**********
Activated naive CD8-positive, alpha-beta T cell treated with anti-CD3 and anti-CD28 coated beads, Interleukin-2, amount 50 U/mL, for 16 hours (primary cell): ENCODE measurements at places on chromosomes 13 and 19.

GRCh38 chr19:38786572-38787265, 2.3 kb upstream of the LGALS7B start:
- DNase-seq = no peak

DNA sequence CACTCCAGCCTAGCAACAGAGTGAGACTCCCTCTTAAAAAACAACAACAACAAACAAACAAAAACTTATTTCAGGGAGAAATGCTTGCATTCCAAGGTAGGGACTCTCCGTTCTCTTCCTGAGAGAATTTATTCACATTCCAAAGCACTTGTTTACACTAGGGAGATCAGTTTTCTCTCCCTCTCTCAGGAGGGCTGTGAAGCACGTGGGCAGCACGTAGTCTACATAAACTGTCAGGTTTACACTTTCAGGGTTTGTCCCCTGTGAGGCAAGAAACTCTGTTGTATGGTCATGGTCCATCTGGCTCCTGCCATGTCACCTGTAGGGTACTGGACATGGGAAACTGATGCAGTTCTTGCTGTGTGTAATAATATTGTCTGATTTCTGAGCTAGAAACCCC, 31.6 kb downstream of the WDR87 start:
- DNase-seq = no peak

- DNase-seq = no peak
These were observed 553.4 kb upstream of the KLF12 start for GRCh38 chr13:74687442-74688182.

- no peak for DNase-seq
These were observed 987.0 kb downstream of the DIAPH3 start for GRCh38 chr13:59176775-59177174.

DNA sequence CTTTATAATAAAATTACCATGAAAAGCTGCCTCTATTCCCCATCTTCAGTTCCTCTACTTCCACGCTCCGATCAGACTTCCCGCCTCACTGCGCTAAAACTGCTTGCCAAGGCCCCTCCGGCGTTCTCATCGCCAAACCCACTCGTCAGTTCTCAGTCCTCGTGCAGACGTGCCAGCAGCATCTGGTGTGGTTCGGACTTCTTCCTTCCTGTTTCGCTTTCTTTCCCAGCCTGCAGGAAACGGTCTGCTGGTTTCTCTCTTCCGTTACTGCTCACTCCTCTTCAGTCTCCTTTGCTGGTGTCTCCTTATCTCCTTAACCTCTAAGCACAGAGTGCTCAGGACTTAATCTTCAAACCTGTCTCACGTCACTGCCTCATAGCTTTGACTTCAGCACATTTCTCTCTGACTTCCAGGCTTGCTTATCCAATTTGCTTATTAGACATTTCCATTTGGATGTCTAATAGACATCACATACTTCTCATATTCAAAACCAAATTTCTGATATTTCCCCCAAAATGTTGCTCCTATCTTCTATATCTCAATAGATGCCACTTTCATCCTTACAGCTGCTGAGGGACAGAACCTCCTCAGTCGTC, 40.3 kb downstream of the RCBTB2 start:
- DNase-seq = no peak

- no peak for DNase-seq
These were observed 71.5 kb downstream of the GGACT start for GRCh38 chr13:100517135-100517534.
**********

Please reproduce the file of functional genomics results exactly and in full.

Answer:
Activated naive CD8-positive, alpha-beta T cell treated with anti-CD3 and anti-CD28 coated beads, Interleukin-2, amount 50 U/mL, for 16 hours (primary cell): ENCODE measurements at places on chromosomes 13 and 19.

GRCh38 chr19:38786572-38787265, 2.3 kb upstream of the LGALS7B start:
- DNase-seq = no peak

DNA sequence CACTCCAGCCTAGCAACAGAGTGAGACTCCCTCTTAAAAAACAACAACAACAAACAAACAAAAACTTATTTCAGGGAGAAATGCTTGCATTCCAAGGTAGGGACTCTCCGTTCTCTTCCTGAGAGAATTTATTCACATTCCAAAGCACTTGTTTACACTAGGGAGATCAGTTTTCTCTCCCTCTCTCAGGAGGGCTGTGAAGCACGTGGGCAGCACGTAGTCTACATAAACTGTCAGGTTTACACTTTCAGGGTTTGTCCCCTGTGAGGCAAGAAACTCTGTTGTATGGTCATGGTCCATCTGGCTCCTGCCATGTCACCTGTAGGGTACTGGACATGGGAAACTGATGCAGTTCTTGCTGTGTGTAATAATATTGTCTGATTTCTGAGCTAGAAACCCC, 31.6 kb downstream of the WDR87 start:
- DNase-seq = no peak

- DNase-seq = no peak
These were observed 553.4 kb upstream of the KLF12 start for GRCh38 chr13:74687442-74688182.

- no peak for DNase-seq
These were observed 987.0 kb downstream of the DIAPH3 start for GRCh38 chr13:59176775-59177174.

DNA sequence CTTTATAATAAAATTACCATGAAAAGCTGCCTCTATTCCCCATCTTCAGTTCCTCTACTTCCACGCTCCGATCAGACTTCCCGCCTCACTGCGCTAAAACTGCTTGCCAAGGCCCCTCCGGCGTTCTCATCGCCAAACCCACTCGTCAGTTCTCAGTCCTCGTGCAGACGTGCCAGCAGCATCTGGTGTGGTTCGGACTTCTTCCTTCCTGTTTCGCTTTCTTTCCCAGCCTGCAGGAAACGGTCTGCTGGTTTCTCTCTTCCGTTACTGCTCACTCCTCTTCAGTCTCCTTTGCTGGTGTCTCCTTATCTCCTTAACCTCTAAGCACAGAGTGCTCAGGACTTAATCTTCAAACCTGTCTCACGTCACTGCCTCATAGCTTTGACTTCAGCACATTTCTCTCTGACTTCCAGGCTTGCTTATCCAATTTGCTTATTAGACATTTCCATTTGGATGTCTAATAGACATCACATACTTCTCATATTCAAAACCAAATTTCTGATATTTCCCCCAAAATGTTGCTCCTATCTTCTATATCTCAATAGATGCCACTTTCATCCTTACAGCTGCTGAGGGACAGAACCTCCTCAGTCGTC, 40.3 kb downstream of the RCBTB2 start:
- DNase-seq = no peak

- no peak for DNase-seq
These were observed 71.5 kb downstream of the GGACT start for GRCh38 chr13:100517135-100517534.